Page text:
Amazon: We want to stop Microsoft working on JEDI contract
Last Updated on by Segun Ayo
Amazon Web Services (AWS) is to file a temporary restraining order on Microsoft’s work for the Pentagon’s JEDI contract until a federal court makes a decision on the contested deal on February 11.
The planned request is detailed in a proposed timeline that AWS and Microsoft submitted to the US Court of Federal Claims in Washington on Monday, according to Bloomberg.
AWS said in its filing it “intends to file a motion for temporary restraining order and/or preliminary injunction to prevent the issuance of substantive task orders under the contract, which the United States has previously advised AWS and the Court will begin on February 11”.
Microsoft will ask the judge to dismiss the lawsuit and both companies plan to file their requests on January 24 with the hope that a decision will be made on February 11.
Amazon filed its lawsuit against the DoD under seal in November. In December court filings revealed that AWS accused the department of making a flawed decision due to “improper pressure from President Donald J Trump, who launched repeated and behind-the-scenes attacks to steer the JEDI contract away from AWS to harm his perceived political enemy – Jeffry P Bezos, founder and CEO OF AWS’s parent company, Amazon.com, and owner of the Washington Post”.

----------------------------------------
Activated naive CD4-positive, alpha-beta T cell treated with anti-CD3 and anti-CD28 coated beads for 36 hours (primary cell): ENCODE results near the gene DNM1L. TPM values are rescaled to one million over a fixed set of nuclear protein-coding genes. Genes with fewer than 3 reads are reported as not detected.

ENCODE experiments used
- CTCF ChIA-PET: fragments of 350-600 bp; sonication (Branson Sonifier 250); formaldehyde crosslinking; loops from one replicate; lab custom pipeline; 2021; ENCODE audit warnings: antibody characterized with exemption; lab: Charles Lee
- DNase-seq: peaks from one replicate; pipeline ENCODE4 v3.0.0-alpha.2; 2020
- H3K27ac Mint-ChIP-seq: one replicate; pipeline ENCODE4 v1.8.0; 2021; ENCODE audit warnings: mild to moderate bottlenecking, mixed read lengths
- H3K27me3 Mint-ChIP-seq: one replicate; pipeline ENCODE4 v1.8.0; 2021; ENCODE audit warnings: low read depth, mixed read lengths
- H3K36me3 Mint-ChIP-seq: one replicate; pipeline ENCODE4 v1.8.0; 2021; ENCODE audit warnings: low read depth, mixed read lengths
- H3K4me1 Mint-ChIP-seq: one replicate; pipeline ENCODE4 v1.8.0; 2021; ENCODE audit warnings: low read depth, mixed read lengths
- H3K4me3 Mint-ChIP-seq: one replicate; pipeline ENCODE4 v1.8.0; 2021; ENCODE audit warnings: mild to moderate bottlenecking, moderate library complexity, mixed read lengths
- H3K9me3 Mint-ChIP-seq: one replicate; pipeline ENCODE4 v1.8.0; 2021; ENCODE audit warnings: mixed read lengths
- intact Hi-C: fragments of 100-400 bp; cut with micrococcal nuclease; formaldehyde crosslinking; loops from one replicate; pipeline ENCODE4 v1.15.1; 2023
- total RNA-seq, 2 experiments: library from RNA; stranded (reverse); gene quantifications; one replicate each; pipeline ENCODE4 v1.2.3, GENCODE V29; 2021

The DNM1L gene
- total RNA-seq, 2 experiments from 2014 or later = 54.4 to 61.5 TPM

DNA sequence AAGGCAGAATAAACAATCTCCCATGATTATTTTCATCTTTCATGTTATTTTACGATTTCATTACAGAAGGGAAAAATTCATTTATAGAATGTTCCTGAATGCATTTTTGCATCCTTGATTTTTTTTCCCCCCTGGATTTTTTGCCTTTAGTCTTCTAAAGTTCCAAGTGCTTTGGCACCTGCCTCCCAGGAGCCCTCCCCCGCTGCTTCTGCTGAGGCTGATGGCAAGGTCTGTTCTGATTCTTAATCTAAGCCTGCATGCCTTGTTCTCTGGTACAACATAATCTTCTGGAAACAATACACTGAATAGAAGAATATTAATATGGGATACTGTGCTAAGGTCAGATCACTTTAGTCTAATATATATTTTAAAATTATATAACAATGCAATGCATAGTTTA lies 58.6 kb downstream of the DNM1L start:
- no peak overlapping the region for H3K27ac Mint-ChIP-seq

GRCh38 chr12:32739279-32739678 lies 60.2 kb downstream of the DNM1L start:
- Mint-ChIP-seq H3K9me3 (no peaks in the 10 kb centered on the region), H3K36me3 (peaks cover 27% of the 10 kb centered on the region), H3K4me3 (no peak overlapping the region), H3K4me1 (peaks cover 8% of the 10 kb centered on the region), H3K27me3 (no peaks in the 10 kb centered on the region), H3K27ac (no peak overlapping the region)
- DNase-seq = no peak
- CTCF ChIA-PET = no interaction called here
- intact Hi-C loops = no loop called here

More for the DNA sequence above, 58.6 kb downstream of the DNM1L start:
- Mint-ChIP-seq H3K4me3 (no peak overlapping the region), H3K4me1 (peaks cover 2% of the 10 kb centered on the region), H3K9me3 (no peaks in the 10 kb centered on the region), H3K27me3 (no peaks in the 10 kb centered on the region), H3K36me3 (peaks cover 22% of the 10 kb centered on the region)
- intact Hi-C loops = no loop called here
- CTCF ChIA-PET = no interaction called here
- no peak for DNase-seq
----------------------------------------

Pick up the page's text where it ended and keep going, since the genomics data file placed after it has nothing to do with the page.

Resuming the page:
Microsoft was awarded the Joint Enterprise Defense Infrastructure (JEDI) contract on October 25, offering it a long-term cloud computing deal that could be worth up to $10bn over 10 years.
The JEDI contract is meant to give the Pentagon a more nimble computing infrastructure and deliver better information to troops in the field.
The JEDI contract itself is important, but it also gives Microsoft an edge on any new tech deals with other large federal agencies. Microsoft CEO Satya Nadella told Yahoo News today that deals like JEDI have a “halo effect” but noted that it would not “take any deal you won as some guarantee for future success”.